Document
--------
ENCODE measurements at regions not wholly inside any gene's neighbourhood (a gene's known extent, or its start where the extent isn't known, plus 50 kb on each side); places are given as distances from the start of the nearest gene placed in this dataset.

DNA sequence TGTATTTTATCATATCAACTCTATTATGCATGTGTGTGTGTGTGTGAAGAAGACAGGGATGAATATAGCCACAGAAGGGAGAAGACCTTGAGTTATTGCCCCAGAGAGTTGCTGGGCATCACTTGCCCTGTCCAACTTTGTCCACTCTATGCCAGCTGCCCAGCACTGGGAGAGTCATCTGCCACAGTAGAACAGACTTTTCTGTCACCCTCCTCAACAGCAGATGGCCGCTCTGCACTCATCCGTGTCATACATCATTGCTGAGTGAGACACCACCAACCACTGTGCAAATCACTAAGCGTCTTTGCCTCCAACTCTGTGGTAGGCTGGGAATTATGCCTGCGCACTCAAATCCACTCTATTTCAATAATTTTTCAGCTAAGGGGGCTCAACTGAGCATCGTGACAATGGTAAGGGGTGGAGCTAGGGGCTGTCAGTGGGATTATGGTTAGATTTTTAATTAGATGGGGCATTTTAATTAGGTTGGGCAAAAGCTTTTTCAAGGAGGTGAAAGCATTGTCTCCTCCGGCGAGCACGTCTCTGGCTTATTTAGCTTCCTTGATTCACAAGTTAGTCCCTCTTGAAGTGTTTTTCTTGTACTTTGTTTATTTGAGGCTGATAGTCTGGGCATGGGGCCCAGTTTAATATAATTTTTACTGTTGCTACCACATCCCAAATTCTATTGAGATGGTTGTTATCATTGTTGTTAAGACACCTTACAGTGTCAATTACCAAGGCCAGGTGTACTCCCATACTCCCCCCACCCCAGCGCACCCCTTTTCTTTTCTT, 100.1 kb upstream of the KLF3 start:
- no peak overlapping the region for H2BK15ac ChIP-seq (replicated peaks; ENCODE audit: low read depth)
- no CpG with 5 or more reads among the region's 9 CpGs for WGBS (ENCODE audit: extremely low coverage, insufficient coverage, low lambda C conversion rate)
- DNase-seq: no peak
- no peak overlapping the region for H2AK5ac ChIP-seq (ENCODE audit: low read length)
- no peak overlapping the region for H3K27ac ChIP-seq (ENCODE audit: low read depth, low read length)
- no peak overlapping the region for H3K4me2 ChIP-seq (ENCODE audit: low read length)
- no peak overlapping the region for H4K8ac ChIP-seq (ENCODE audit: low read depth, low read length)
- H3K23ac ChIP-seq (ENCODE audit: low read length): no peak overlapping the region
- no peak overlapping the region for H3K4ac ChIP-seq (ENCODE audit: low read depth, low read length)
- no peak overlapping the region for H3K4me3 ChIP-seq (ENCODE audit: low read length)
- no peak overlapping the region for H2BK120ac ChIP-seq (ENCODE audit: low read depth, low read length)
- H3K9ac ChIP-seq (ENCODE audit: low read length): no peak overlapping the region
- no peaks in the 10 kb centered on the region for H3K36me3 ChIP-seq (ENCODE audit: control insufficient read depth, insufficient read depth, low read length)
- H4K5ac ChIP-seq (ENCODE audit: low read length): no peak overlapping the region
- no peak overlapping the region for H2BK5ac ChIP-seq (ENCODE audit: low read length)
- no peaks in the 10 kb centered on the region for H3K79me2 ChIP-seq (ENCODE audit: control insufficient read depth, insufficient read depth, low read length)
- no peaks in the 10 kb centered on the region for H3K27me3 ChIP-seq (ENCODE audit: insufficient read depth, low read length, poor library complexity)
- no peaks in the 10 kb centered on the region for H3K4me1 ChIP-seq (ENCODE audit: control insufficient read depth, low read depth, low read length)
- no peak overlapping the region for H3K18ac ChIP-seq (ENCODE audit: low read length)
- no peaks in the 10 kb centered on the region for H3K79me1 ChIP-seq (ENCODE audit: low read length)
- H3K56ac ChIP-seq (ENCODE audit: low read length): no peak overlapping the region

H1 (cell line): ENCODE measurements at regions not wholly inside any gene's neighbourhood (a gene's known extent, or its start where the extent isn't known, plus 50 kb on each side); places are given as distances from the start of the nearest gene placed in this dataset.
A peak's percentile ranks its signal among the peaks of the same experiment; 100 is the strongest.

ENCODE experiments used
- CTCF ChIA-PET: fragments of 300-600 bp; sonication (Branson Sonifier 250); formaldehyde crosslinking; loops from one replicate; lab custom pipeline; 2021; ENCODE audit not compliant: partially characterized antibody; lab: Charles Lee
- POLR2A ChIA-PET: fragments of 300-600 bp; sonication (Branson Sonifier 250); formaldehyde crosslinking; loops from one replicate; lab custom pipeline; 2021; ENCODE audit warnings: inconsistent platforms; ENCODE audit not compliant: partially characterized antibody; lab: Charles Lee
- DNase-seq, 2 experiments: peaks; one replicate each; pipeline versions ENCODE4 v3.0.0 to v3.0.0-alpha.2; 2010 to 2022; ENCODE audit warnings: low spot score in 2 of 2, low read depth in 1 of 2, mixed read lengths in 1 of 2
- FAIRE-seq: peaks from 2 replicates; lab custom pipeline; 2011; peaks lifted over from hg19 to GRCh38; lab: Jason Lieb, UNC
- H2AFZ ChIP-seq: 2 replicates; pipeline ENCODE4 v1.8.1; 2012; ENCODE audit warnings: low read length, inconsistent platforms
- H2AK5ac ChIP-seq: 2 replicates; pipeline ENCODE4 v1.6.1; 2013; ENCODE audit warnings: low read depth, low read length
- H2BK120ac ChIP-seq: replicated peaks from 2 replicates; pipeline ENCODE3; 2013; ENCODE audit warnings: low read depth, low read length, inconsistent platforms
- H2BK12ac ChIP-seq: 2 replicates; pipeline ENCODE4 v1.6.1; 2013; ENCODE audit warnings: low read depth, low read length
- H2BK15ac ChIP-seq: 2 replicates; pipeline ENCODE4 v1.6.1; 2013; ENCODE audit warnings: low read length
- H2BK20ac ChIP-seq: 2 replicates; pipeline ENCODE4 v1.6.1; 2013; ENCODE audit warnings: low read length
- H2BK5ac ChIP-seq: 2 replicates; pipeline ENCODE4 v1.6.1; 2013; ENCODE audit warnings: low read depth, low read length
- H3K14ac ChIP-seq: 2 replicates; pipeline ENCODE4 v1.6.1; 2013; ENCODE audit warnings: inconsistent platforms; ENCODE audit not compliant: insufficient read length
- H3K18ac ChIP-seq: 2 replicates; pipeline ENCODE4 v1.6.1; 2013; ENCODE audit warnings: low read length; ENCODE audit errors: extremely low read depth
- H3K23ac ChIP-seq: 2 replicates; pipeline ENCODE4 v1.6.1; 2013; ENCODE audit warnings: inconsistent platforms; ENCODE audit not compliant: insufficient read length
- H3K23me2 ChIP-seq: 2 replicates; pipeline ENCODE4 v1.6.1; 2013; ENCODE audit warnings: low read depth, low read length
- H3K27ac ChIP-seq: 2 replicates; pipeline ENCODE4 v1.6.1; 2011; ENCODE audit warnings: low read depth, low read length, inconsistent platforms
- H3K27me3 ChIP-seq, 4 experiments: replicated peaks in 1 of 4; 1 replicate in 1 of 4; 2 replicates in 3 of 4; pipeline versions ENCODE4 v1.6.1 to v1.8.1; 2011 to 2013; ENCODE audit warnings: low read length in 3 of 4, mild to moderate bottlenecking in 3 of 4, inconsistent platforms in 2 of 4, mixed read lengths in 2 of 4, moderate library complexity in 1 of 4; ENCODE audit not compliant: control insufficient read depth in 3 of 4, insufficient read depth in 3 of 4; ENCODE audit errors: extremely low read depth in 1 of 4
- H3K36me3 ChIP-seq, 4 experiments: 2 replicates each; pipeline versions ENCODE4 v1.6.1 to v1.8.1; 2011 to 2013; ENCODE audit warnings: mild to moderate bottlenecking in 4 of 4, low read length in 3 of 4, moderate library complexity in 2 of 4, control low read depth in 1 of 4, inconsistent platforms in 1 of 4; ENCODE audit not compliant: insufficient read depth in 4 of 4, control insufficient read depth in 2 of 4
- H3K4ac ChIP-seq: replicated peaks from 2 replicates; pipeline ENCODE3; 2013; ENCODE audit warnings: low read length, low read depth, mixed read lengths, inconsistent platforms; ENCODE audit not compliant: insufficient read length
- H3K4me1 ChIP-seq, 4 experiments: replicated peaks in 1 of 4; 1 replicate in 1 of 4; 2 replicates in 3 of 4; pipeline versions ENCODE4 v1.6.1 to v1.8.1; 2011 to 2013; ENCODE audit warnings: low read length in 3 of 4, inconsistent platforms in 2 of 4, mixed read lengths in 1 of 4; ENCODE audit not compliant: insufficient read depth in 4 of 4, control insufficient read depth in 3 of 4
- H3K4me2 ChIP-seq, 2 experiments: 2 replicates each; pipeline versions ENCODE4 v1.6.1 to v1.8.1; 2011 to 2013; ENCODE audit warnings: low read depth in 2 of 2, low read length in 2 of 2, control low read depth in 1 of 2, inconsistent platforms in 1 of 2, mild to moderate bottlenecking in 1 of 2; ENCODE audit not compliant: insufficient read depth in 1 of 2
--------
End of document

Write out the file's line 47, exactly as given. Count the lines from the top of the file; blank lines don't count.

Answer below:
- H3K4me2 ChIP-seq, 2 experiments: 2 replicates each; pipeline versions ENCODE4 v1.6.1 to v1.8.1; 2011 to 2013; ENCODE audit warnings: low read depth in 2 of 2, low read length in 2 of 2, control low read depth in 1 of 2, inconsistent platforms in 1 of 2, mild to moderate bottlenecking in 1 of 2; ENCODE audit not compliant: insufficient read depth in 1 of 2